5 Tips on Merging Dance and Acting

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Photo Source: Courtesy Arnaud Falchier

Contemporary dance choreographer and teacher Shannon Gillen is merging her love for Michelangelo Antonioni’s 1970s films “Blow-up” and “Red Desert,” directors David Lynch and Alfred Hitchcock, and dance theater to bring NYC audiences “Separati,” a 60-minute dive into the spaces between reality and perception, and the past and future.

“I think my biggest love is really film to a certain extent, but building dance work—and dance theater in particular, which isn’t a genre you see often here in New York—gives you full permission to create environments that allow audiences to take a very trippy ride,” says Gillen. “That’s what I love about live performance that works in a cinematic way, that it gives audiences permission to let go.”

Performed by the Gillen-founded the nonprofit Vim Vigor Dance Company, the surrealist exploration through movement features a mix of monologues, real-world staging, and dance from multi-national performers Jason Cianciulli, Slovakian native Martin Durov, German performer Laja Field, actor-dancer Lavinia Vago, and NYU Tisch School of the Arts graduate Emma Whiteley.

Working full-time with the ensemble since September, “which is a phenomena that I think doesn’t happen enough in New York,” says the choreographer, she’s taken a holistic approach to creating “Separati” by composing the music alongside the dance process, in addition to involving lighting design and dramaturgical support from the start.

She extends the inclusive method to her new company as well, pushing them to comprehensively include dance in addition to acting in their performances.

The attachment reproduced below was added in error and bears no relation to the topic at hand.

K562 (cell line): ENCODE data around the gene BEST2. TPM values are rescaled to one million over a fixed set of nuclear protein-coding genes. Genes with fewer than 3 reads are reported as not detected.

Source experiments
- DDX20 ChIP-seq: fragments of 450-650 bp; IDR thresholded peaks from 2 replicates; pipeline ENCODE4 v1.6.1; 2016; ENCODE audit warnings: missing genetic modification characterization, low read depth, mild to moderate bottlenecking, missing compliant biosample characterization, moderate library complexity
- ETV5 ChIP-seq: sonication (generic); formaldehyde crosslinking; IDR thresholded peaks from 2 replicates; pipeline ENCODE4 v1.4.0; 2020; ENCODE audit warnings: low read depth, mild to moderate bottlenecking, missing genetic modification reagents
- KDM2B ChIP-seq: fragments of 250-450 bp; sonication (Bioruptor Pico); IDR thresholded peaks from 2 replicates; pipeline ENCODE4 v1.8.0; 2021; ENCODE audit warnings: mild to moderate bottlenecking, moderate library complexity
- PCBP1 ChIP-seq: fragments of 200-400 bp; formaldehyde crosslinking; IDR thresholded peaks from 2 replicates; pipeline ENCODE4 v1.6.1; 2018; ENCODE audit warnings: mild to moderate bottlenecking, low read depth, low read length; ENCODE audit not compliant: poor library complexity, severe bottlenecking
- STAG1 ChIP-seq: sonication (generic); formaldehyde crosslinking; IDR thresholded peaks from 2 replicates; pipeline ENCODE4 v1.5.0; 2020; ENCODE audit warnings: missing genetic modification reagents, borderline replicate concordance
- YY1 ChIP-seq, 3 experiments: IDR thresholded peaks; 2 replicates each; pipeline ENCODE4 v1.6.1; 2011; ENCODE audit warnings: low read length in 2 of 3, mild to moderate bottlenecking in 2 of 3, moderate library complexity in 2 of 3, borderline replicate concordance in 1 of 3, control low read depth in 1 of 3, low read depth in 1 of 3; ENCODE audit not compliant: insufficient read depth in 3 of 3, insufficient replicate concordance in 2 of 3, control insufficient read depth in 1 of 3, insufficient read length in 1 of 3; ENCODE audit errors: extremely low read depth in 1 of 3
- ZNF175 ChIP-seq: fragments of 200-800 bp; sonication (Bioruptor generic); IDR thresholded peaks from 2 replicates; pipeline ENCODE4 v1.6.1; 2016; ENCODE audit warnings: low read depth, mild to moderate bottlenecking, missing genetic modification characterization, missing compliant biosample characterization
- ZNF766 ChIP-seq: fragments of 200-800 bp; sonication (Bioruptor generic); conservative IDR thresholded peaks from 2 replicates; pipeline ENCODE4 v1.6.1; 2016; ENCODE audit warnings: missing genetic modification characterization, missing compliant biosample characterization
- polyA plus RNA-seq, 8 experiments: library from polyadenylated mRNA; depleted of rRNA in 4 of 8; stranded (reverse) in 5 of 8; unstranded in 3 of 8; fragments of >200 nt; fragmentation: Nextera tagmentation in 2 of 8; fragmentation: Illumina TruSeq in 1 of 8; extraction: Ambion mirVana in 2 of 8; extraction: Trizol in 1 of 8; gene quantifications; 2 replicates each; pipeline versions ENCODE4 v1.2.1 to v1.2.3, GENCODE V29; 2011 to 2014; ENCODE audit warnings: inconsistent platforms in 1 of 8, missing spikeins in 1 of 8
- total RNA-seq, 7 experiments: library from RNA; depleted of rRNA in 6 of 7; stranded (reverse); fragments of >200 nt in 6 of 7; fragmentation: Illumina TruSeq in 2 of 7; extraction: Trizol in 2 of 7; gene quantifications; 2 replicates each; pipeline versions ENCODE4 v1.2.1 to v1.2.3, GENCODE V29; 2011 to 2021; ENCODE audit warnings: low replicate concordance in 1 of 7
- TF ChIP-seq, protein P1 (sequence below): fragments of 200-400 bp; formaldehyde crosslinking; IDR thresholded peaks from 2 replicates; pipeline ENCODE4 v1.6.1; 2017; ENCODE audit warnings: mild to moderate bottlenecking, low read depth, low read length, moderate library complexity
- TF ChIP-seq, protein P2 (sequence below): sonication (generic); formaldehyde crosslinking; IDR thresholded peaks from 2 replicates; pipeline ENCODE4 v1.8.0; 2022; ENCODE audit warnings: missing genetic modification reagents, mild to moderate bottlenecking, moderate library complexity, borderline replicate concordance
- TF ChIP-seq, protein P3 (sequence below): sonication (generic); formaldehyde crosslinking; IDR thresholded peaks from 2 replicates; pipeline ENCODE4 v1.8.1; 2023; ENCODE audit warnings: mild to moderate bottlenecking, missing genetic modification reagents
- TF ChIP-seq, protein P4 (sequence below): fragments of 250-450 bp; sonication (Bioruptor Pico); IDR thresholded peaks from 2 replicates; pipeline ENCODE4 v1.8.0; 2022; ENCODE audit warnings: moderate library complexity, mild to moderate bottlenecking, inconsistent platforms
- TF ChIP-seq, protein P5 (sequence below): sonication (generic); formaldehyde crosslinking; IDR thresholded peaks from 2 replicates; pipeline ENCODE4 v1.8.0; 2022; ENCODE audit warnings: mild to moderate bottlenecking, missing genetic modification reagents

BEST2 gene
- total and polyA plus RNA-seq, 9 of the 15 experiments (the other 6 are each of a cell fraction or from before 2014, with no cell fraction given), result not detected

“A triple threat, it’s massive in, but limited to musical theater, and in a weird way contemporary dance is having an awakening where that same value system is taking hold,” says Gillen. “There was a clash point where I was like, Gosh, I wish I was able to act on stage”; she later took classes with Maggie Flanigan and found the investment “gives you so much more to do and feel and be and imagine than just being a choreographer.”

As Flanigan’s Meisner-based teachings advocate, Gillen’s show taps into “truth under imaginary circumstances” and creates a fantasy based in real-life experiences Gillen had as a child while taking family road trips.

“[I remember] waking up at random gas stations in the middle of the night and encountering colossal figures for a 7 or 8 year old—people who were strangely specific and wildly anonymous at the same time that left this visceral imprint in my mind,” she says. The show is in part the result of Gillen digging into the possibilities of these characters around props often seen at highway rest stops such as a lone telephone booth—an image Gillen says she covets.

“Separati” features huge movements and, to some extent “violence,” as Gillen describes it, to lure audiences in, while requiring complete commitment to the medium from its performers.

“You have to risk looking like an idiot in all sorts of different areas,” the creator says. “In dance there’s this idea you have to be slick all the time, and dance theater is about being so exposed, and destroying and rebuilding and digging into areas in your craft or psyche that haven’t been touched in a long time, if ever. You have to be committed to the medium being your life, which is a very different process to showing up, clocking in, and feeling fantastic everyday. It’s a terrifying process so I encourage a different timeline because if you don’t play the long game, I don’t know what game you’re playing.

“I still feel like I have everything to learn so I embolden the amateur theater artist. It’s the only way to change this field and make it vital for someone outside of our community.”

Vim Vigor’s “Separati” runs Jan. 28–30 at the Gelsey Kirkland Arts Center in Brooklyn, New York. Click here for tickets.

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Briana Rodriguez
Briana is the Editor-in-Chief at Backstage. She oversees editorial operations and covers all things film and television. She's interested in stories about the creative process as experienced by women, people of color, and other marginalized communities. You can find her on Twitter @brirodriguez and on Instagram @thebrianarodriguez
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